I’ve repeated my call for the Government to end rough sleeping this winter after research by the Observer newspaper revealed that more than 70,000 households have been made homeless in the UK since the start of the pandemic. I previously called on Ministers to commit that no one in Yorkshire and the Humber would spend this winter on the streets last December.
Along with those who have been made homeless, more than 50,000 other households were threatened with homelessness, despite government pledges to protect tenants and prevent evictions.
The high levels of homelessness have also been brought to light by a new report from the National Audit Office into the government’s ‘Everyone In’ scheme. In the initial wave of coronavirus, rough sleepers were temporarily housed in self-contained accommodation, including in empty hotels and hostels through this scheme.
The NAO has found that the number of people accommodated under ‘Everyone In’ far exceeded the number of people recorded as rough sleeping in the government’s annual national ‘snapshot’ of the rough sleeping population. In the autumn of 2019, this snapshot estimated that there were 4,266 people sleeping rough on any given night, compared to the over 33,000 people who were helped by ‘Everyone In’.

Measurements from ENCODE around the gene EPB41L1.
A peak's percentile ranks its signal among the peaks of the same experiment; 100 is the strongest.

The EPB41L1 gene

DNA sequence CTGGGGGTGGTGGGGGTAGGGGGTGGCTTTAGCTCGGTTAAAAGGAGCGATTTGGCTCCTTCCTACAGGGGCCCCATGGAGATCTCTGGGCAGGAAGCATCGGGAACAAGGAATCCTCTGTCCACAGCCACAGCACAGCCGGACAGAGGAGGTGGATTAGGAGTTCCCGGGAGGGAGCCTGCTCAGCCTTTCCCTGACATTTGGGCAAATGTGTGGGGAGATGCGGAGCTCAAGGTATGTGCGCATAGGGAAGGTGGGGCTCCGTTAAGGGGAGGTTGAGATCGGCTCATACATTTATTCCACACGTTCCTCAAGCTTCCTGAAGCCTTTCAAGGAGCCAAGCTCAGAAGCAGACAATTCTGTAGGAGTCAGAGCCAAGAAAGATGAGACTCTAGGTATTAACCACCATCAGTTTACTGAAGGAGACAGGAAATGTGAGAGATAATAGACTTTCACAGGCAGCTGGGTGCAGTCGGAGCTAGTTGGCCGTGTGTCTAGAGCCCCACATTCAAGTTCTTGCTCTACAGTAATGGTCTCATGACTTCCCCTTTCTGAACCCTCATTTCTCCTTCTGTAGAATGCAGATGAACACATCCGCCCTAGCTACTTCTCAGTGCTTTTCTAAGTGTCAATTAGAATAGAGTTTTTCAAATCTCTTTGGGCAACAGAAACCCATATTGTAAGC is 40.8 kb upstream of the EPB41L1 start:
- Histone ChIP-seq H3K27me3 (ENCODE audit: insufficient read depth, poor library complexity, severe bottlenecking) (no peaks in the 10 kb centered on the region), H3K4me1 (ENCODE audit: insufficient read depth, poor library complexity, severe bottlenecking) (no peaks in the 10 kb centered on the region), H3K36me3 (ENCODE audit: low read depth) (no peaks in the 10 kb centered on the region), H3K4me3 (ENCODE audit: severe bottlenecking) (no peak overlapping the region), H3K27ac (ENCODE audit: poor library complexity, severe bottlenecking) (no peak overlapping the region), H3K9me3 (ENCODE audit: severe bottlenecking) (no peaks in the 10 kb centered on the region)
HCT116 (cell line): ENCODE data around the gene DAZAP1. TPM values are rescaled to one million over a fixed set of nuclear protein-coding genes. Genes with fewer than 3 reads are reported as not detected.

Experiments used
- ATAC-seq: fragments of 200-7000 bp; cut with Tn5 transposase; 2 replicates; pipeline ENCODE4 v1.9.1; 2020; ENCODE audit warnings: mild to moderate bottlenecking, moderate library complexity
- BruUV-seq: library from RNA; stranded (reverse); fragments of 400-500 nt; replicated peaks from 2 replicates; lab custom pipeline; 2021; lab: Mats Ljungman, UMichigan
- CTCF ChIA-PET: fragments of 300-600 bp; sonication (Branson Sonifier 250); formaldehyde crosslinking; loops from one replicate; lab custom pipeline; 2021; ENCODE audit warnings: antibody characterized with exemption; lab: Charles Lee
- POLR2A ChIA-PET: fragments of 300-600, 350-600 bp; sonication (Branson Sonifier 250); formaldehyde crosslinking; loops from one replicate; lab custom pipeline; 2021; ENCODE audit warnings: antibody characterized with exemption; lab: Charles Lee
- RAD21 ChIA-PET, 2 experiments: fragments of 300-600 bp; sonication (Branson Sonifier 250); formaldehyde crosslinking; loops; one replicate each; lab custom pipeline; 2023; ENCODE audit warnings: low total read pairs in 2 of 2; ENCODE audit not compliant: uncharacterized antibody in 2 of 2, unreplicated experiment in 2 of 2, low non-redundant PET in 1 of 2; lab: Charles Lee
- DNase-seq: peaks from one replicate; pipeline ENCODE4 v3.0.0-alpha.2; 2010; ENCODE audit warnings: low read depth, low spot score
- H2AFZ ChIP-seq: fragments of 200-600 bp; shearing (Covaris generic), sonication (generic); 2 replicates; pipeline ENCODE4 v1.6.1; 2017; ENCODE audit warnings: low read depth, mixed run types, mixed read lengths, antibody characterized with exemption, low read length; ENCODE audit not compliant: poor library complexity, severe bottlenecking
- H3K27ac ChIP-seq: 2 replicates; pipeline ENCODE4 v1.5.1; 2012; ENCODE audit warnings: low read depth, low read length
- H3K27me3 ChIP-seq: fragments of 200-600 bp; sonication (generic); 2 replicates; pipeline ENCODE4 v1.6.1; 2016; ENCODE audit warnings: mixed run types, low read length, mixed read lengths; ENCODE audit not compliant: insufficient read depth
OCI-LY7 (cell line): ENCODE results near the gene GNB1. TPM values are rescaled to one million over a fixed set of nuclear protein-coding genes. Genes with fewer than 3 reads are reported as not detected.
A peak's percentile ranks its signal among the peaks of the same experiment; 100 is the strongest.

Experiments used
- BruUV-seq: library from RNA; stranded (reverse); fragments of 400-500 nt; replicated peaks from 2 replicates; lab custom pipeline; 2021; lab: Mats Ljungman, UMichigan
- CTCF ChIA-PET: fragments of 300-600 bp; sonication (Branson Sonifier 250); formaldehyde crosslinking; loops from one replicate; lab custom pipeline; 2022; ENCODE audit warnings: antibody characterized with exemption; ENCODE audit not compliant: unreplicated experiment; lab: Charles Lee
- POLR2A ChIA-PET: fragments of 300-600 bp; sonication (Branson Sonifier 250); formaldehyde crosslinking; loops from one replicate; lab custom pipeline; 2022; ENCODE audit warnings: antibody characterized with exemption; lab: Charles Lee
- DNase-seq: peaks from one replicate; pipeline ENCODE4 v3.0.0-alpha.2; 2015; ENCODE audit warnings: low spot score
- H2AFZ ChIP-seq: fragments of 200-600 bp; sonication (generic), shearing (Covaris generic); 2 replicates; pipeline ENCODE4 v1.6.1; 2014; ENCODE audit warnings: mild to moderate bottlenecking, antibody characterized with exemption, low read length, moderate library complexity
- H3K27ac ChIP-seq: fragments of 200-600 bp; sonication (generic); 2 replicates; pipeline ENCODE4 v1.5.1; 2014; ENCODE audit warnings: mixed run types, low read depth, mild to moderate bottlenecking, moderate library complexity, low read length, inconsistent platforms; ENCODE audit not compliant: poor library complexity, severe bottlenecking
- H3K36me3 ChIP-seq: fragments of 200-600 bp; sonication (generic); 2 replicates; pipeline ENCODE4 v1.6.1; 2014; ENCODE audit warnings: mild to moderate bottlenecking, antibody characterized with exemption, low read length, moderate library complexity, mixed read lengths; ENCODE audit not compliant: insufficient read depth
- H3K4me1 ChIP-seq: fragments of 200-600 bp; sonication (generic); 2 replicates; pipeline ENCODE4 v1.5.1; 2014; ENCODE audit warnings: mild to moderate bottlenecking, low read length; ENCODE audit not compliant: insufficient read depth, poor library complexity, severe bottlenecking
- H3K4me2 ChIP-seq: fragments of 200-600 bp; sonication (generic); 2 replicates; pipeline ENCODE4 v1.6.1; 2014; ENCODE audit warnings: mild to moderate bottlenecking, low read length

The highly infectious new strain of Covid along with the cold winter weather makes this an especially dangerous time for rough sleepers.
The Government promised to end rough sleeping for good but these new figures show that levels of homelessness are shockingly high. Instead of last-minute U-turns and piecemeal homelessness support, the government needs to support renters, crack down on illegal evictions, and ensure nobody spends this lockdown on the streets.